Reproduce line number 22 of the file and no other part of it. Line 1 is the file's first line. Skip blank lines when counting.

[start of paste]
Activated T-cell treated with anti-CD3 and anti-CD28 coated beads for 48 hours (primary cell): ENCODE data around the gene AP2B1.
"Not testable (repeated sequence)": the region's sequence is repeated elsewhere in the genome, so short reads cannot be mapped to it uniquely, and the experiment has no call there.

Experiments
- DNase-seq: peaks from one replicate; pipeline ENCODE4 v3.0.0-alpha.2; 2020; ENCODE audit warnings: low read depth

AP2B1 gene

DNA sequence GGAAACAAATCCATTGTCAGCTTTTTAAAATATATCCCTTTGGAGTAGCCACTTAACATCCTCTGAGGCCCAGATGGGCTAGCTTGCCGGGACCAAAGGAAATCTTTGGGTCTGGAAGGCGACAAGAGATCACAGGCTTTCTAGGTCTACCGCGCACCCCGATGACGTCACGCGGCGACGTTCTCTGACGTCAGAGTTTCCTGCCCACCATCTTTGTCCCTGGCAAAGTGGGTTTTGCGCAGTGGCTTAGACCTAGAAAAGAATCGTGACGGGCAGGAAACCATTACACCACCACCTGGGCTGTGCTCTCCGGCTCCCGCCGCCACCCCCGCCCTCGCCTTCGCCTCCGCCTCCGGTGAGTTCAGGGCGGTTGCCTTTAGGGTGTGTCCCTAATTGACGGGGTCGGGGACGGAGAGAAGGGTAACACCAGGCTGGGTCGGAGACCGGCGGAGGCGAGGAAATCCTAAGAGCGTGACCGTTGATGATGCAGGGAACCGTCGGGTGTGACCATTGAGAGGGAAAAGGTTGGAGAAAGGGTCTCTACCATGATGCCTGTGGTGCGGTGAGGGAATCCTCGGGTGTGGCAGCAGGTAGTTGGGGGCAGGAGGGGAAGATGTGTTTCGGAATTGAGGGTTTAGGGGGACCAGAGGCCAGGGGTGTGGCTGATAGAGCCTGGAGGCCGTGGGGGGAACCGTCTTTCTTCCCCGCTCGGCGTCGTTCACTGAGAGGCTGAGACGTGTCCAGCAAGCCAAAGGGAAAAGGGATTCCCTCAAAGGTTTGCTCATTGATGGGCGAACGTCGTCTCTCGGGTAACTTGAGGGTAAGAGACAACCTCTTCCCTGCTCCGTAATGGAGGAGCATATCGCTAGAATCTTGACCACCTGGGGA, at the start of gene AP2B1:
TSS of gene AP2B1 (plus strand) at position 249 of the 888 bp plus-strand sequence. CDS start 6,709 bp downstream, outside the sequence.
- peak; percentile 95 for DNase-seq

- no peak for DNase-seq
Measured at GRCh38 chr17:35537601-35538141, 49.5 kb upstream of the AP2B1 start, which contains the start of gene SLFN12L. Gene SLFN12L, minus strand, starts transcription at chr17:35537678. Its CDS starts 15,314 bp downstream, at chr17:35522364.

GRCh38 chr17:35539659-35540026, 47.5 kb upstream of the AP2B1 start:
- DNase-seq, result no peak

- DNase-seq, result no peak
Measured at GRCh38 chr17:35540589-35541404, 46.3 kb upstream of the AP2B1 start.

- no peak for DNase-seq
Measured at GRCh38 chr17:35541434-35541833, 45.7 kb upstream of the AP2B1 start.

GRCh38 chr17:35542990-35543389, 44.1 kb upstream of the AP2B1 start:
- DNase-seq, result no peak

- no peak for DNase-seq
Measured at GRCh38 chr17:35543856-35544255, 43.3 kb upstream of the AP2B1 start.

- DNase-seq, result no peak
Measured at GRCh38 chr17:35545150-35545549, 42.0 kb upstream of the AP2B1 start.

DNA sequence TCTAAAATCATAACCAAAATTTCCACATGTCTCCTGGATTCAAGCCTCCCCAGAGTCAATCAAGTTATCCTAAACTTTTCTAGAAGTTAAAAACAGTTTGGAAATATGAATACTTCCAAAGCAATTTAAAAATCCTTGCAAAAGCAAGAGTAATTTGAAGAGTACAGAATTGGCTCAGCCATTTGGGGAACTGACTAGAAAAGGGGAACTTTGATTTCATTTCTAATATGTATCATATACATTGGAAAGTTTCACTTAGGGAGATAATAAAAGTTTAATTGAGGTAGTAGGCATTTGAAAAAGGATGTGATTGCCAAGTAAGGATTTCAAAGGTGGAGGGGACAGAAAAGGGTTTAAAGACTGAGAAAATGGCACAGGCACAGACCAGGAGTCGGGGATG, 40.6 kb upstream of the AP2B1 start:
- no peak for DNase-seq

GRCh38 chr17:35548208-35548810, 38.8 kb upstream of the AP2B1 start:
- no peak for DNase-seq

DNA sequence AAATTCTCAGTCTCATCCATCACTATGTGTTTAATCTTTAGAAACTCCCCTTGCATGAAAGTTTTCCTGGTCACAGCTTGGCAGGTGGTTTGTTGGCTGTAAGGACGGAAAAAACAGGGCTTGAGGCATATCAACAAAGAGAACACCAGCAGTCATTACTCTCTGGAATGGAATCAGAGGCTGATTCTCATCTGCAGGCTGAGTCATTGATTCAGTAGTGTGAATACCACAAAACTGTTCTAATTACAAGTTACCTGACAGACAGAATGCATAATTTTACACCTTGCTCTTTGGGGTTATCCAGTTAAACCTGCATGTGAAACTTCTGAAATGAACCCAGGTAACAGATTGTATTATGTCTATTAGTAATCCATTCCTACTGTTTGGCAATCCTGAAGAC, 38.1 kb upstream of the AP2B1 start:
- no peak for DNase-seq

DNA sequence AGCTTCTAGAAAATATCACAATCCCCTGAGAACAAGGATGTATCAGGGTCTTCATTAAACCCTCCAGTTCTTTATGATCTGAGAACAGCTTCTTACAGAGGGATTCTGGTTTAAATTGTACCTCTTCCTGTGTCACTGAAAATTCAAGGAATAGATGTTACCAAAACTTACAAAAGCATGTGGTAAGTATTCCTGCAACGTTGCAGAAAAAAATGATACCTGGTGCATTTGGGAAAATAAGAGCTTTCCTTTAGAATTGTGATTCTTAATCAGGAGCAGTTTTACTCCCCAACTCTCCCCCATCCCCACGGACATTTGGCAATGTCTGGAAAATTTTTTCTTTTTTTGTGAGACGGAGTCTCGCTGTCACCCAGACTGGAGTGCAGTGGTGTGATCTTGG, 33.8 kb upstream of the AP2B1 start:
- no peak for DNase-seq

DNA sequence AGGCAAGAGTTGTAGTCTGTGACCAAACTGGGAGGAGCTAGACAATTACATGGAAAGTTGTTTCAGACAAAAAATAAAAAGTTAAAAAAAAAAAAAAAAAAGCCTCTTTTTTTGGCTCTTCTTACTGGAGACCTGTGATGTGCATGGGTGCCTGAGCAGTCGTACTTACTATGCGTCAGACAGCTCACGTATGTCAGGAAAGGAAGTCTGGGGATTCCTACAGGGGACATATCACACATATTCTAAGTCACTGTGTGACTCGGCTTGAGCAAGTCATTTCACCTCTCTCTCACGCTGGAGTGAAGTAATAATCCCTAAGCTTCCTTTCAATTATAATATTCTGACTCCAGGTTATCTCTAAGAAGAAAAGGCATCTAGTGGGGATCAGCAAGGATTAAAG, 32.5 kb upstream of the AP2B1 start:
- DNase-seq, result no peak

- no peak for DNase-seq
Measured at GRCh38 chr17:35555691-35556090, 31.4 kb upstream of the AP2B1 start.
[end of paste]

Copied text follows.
Measured at GRCh38 chr17:35545150-35545549, 42.0 kb upstream of the AP2B1 start.